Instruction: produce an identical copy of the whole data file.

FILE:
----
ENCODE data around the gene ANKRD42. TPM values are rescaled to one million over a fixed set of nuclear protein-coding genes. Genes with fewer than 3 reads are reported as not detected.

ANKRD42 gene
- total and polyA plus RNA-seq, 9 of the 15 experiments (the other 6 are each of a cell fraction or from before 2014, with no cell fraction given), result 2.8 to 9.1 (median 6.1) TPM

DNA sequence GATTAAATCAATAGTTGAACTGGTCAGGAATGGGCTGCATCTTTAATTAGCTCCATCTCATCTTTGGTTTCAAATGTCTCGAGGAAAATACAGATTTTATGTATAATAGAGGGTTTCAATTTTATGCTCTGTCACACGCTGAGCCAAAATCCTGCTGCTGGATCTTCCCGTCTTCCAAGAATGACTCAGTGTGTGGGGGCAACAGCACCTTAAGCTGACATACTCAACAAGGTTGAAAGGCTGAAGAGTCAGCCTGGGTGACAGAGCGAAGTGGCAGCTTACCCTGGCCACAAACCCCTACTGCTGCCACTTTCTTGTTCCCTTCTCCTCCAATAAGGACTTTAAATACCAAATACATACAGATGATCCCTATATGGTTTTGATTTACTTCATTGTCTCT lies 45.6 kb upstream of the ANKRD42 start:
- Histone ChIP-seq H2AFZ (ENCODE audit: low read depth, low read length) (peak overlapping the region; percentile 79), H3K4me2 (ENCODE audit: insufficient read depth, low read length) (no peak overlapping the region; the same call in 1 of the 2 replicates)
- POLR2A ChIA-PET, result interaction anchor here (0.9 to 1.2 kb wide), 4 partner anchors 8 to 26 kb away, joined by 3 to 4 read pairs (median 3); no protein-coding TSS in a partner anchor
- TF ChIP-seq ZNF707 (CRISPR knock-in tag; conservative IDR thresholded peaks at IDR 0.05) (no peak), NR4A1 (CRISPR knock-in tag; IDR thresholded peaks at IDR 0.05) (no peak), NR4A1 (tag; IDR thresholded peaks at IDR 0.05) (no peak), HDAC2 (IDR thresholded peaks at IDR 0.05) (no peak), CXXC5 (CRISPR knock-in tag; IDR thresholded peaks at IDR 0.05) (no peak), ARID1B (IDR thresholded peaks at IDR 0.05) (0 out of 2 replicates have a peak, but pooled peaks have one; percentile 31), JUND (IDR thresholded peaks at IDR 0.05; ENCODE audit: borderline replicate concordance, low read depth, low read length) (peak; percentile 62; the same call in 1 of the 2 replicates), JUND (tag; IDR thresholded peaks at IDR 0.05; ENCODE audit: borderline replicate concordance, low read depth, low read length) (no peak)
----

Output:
ENCODE data around the gene ANKRD42. TPM values are rescaled to one million over a fixed set of nuclear protein-coding genes. Genes with fewer than 3 reads are reported as not detected.

ANKRD42 gene
- total and polyA plus RNA-seq, 9 of the 15 experiments (the other 6 are each of a cell fraction or from before 2014, with no cell fraction given), result 2.8 to 9.1 (median 6.1) TPM

DNA sequence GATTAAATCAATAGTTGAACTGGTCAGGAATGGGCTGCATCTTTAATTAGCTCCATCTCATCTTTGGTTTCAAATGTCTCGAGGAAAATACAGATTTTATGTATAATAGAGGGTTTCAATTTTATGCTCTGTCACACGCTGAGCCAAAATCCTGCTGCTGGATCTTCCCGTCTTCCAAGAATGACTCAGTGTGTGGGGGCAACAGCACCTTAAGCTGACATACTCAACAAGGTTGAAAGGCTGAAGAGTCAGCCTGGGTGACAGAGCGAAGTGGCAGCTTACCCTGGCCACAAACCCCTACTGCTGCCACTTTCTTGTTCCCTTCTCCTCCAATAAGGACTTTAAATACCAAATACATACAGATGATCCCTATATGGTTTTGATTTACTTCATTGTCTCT lies 45.6 kb upstream of the ANKRD42 start:
- Histone ChIP-seq H2AFZ (ENCODE audit: low read depth, low read length) (peak overlapping the region; percentile 79), H3K4me2 (ENCODE audit: insufficient read depth, low read length) (no peak overlapping the region; the same call in 1 of the 2 replicates)
- POLR2A ChIA-PET, result interaction anchor here (0.9 to 1.2 kb wide), 4 partner anchors 8 to 26 kb away, joined by 3 to 4 read pairs (median 3); no protein-coding TSS in a partner anchor
- TF ChIP-seq ZNF707 (CRISPR knock-in tag; conservative IDR thresholded peaks at IDR 0.05) (no peak), NR4A1 (CRISPR knock-in tag; IDR thresholded peaks at IDR 0.05) (no peak), NR4A1 (tag; IDR thresholded peaks at IDR 0.05) (no peak), HDAC2 (IDR thresholded peaks at IDR 0.05) (no peak), CXXC5 (CRISPR knock-in tag; IDR thresholded peaks at IDR 0.05) (no peak), ARID1B (IDR thresholded peaks at IDR 0.05) (0 out of 2 replicates have a peak, but pooled peaks have one; percentile 31), JUND (IDR thresholded peaks at IDR 0.05; ENCODE audit: borderline replicate concordance, low read depth, low read length) (peak; percentile 62; the same call in 1 of the 2 replicates), JUND (tag; IDR thresholded peaks at IDR 0.05; ENCODE audit: borderline replicate concordance, low read depth, low read length) (no peak)